Return a week later to pick up the permiso (assuming it has been approved). Gloria picked it up on the 19th, it was dated the 14th (recall, Gloria had submitted the payment on the 12th), and the boda civil is truly on for the 7th of August!
On the 3rd or 4th of August, my fiancé is going to go to Monterrey, taking his Acta de Nacimiento, my birth certificate (and apostille and translations–all copied), the permiso (a simple one page document), and results of our blood tests (which can be done in either locale–but the Registro informed us NOT to take them before August 1!)–which here in Nuevo Laredo will cost appx. 350 pesos, the certificate con sello (now including all typed information) originally obtained from the Registro Civil AND 1000 pesos (would’ve been cheaper if we’d had the boda at the Office–but the Registro #2 in San Nicolas de los Garza is closed Sat. so the boda will be at the family’s house). Bus fare to Monterrey (the cheap route, via Sabinas Hidalgo–costs 94 pesos; the directo is 124 pesos). Cost breakdown thus far (just the big stuff; in pesos):
1360 – translations
1522 – fee for permiso
50 – to set date for boda
1000 – for boda civil
–comes to 3932 thus far (does not include fees for copies, apostilles, new acta de nacimiento, bus fares, nor blood tests) After the 7th, I’ll conclude this wonderful and crazy adventure by posting an account of the boda civil. (Not the end by all means! after the boda we have 30 days to register my change of status with migracion–this time in Nuevo Laredo!)
Posted by Renee on August 11, 1999
Greetings to all–
this is the follow up to my postings about my adventures as a norteamericana tying the knot (in Mexico) with my novio (now marido!), who is a Mexican national from Monterrey. The boda civil went so quickly, it was rather anti-climatic, given all the other activities involved in obtaining el permiso.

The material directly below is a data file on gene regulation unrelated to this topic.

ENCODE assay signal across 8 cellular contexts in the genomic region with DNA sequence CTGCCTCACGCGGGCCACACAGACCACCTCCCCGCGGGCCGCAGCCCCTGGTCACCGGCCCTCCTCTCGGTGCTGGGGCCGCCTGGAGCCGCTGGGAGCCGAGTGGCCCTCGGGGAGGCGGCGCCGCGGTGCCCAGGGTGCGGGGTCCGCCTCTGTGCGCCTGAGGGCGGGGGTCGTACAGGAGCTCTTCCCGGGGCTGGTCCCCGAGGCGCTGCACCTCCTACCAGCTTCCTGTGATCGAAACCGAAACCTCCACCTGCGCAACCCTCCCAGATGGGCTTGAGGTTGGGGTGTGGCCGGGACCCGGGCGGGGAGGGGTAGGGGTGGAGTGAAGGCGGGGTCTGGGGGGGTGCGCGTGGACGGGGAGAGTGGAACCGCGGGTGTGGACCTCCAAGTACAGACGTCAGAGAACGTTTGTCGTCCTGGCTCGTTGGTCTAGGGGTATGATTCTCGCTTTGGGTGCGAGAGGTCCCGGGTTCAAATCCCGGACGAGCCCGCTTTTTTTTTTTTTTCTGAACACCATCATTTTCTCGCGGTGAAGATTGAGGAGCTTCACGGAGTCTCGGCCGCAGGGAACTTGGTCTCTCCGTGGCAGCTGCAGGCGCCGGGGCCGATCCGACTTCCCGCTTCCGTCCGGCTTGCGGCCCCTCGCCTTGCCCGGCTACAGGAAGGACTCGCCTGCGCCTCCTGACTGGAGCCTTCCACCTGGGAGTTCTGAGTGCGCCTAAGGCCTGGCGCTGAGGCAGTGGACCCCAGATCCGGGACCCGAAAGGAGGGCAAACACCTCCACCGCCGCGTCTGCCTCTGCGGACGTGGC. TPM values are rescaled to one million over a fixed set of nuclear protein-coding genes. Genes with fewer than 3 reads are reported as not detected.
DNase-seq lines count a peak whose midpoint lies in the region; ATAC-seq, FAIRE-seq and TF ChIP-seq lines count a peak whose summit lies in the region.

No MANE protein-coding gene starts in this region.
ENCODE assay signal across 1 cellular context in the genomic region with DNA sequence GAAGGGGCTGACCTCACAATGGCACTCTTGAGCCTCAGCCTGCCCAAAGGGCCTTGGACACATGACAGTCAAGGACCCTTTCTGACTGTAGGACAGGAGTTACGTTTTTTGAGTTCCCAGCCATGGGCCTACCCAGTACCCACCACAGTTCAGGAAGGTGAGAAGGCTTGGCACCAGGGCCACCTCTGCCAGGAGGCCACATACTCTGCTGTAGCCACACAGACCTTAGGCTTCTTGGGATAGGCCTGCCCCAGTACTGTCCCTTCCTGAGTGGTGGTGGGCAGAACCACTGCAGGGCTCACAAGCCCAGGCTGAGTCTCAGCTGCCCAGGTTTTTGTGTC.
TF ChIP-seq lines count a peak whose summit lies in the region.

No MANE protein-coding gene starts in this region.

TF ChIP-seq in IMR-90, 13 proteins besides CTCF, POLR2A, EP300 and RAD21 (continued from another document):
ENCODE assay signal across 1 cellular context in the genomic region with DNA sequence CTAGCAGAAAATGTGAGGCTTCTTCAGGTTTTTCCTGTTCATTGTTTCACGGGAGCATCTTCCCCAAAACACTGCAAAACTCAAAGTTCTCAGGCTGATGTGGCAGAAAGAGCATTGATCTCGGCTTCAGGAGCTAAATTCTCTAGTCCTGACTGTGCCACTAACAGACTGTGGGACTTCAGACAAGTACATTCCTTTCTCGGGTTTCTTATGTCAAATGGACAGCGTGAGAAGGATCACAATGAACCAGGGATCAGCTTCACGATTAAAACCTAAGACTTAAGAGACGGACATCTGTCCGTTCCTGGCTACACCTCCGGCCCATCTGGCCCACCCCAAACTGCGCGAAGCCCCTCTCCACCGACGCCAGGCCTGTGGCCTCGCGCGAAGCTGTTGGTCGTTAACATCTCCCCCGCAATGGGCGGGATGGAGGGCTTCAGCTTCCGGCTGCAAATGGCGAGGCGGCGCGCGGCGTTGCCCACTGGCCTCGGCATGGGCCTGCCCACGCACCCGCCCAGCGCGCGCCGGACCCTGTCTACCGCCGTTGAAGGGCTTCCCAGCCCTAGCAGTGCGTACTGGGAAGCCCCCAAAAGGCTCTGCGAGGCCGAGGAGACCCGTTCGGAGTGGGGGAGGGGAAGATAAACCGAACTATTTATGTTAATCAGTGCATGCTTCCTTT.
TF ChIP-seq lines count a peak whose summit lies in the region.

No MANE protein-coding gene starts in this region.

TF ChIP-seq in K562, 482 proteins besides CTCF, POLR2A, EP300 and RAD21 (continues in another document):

Oddly enough, things went as planned with no additional “surprises” encountered. After work, Aug 2, we went to a laboratorio (in Nuevo Laredo) and had the “examen prenupcial” done (blood tests). The clinica we used charged 310 pesos for the tests; the results were available the next morning (the tests are for blood type/RH factor, gonorrhea, and AIDS). (BTW, the other labs we’d asked were charging 350 and more for the 2 exams; however, if we’d had them done at the university in Monterrey, I believe they are less than 100 for both). Vicente headed on to Monterrey on the 4th, submitted all the documents (and the 1000 pesos) at the Registro Civil where we had obtained our “certificado” back on 7/5. I headed down after work on Friday, 8/6. Vicente and his family had taken care of most of the details (the buffet–antojitos tipicales de Mexico–I’ve got their card if anyone in the Monterrey area ever wants them to cater–I was impressed at the quality and service and price), the pastel, cerveza (en barril), etc.
The juzgada was a stylish young woman (quite de moda) who never once pronounced my name correctly (I can forgive trouble with my appellido, but with “Renee?”–ah well). The legal questions she zipped through rapidly. However, she gave a very dramatic delivery of the speech that is part of the ceremony (although I never could relocate my copy of the text, a colleague here at the library–a Zacatecan, thinks he has a copy). After the few “si’s,” and 5 signatures (w/ 5 right thumbprints) by each of us, and the signatures of the witnesses (and yes, it was acceptable for us to have Vicente’s siblings serve as witnesses–3 sisters and a brother), it was over and time for the party.
We now have to submit a copy of our “acta de matrimonio” at the Office of Migracion where I filed for the permiso. However! Because we are living in Nuevo Laredo, we’ll also be checking with the Migracion here to make the appropriate follow-through on changing my FMT (probably to an FM3).
I’ll keep updating as I encounter more adventures. In retrospect, it really was not too difficult–but I learned that one really needs to seek information directly from the offices involved, and keep asking, “algo mas?” (as, is there anything else I should know about or do?) Vicente and I are both glad it’s now a done deal. 🙂